Why is Illinois Stuck in the 19th Century?

I am still fuming from an experience that I had in a local court clerk’s office yesterday. I had a meeting outside of the office. While I was out, one of my partners contacted me and asked me if I was near the courthouse. It seemed that one of his divorce clients had another case pending against her. He wanted copies of the important documents in the file, as it appeared that she would be hiring us to represent her in that matter as well.

Given that I was near the courthouse, I figured that it would be no problem for me to stop by and check things out. Despite the fact that I have been wrong before (cue snarky comment from wife), I have rarely been more wrong than I was in this situation.

First, it’s ridiculous that I have to go to the courthouse to find out basic useful information about a case. Nevertheless, it is the only option. So off to the courthouse I went. Unfortunately, it turns out that the one person who can order up files from the file room was otherwise occupied. Thus, I had to wait approximately 20 minutes before anyone bothered to order my file. After that, I had another 20 minute wait before I finally got my file. After getting the file, I had to review it, identify the documents that I wanted copies of, and then have them copied.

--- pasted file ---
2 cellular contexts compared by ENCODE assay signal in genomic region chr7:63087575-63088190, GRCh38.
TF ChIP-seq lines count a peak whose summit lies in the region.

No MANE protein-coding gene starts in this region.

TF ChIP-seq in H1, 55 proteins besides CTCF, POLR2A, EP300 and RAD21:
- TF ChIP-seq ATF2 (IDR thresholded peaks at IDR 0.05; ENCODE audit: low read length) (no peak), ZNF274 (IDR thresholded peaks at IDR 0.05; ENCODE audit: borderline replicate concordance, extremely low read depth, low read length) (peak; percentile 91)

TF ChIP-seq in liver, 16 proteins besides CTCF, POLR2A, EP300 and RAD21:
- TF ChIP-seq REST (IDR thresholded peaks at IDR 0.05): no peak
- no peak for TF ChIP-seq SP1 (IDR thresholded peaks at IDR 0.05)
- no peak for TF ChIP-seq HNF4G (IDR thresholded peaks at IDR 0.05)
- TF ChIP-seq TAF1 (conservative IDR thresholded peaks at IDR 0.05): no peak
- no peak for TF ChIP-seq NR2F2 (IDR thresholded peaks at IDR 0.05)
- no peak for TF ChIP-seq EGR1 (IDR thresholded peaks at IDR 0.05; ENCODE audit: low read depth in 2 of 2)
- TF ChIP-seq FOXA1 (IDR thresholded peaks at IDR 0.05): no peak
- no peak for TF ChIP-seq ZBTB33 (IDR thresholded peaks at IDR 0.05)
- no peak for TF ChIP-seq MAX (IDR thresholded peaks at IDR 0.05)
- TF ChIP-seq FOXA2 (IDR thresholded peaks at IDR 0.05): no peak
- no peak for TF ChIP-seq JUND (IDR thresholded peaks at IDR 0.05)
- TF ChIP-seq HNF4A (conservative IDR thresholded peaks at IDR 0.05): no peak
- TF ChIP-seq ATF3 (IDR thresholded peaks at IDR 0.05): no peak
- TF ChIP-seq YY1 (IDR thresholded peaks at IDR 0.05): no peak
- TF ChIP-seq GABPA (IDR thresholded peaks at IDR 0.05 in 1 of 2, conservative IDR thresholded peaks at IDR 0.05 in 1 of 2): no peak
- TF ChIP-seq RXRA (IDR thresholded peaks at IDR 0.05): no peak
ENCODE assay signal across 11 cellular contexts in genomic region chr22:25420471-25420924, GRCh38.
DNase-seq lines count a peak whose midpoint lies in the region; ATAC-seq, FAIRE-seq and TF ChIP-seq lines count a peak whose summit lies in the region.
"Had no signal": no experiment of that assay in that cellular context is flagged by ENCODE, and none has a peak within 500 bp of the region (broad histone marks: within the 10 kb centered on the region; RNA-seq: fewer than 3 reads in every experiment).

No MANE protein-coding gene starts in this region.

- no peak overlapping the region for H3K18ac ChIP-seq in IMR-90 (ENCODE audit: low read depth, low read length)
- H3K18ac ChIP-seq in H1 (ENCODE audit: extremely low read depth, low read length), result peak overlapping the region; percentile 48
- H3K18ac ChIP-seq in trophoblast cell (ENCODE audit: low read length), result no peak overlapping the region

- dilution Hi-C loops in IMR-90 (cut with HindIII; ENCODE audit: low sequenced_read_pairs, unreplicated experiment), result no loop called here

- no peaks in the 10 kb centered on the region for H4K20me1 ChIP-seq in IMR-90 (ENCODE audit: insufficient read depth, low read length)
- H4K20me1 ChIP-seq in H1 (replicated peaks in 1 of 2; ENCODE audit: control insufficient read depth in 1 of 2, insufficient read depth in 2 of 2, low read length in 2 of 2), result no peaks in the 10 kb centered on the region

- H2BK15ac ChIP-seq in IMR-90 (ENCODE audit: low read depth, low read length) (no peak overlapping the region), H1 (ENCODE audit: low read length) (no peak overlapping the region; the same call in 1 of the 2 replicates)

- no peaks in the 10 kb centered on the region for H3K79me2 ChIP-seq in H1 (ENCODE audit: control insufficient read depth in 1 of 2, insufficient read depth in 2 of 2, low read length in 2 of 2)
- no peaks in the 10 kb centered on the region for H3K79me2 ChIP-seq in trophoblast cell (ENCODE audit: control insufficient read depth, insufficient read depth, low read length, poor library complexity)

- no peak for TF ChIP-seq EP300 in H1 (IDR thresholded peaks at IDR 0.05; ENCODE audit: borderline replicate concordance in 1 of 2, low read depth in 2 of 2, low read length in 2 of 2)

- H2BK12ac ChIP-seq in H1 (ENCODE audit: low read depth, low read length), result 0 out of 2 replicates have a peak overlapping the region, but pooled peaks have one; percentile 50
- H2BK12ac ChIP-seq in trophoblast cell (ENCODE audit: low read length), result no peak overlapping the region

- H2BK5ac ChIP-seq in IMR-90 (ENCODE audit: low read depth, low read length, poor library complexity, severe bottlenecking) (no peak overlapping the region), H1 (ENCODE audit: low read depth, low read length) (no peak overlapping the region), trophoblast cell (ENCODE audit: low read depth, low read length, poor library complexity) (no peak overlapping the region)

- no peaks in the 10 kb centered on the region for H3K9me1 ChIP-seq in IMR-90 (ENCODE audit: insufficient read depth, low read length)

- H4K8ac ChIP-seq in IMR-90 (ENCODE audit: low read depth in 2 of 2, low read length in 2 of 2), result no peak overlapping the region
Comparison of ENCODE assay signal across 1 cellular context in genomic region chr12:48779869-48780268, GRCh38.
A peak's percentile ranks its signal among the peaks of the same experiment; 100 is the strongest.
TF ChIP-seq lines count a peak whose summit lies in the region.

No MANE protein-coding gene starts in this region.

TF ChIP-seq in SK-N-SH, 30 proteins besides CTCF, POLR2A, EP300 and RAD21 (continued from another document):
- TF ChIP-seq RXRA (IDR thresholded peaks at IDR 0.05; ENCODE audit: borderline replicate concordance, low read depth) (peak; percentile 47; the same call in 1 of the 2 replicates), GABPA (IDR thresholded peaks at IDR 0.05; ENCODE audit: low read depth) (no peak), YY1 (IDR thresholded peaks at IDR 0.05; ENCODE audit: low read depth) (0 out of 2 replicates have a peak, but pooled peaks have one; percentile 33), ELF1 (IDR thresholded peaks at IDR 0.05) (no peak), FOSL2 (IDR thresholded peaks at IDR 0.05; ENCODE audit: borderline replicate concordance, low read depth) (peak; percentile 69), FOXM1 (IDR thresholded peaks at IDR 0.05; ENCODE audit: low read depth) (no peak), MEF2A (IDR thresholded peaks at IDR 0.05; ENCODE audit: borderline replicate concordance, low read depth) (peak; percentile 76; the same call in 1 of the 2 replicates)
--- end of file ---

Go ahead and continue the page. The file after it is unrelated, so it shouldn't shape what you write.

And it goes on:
Finally, after almost an hour in the courthouse, I finally had paper copies of my documents. The kicker of course, is that when I got my copies, the clerk did not copy the physical document from the court file. Instead, she simply printed it from the electronic version on the computer system.

I then took my paper copies (which had been printed from electronic versions, which had been scanned from paper documents) back to my office and gave them to my assistant, who promptly scanned them back into electronic documents so that I could actually work with them.

People often complain about the amount of time that litigation takes as well as the high cost of legal services. Here is one reason for that time and cost: Institutionalized inefficiencies. The reality is that I performed this task in the most efficient manner possible, yet it was horribly inefficient.

Further, the process is no better for the clerk’s office than it is for me. With a proper efiling and electronic access to documents, the clerk would no longer need to take the paper documents and scan them in. Also, the clerk would not have to allocate employee time to scanning documents, making documents available to the public, or making copies of the documents. Changing the system benefits both the attorneys and the clerk’s office. Yet, because of the institutionalized inefficiencies that were currently face in Illinois, I see little hope for meaningful change in the near future.

As I have noted before, people from outside Illinois are dumbfounded at the fact that we have no electronic access to court files.

The reality is that I should have been able to access the court documents from my desk and obtain an electronic copy of the ones that I needed. At least in this county, the hard work as been done. All of the documents exist electronically. The fact that I am prohibited from accessing them or obtaining copies of them unless I drive to the courthouse is simply asinine.

One thought on “Why is Illinois Stuck in the 19th Century?

Comments are closed.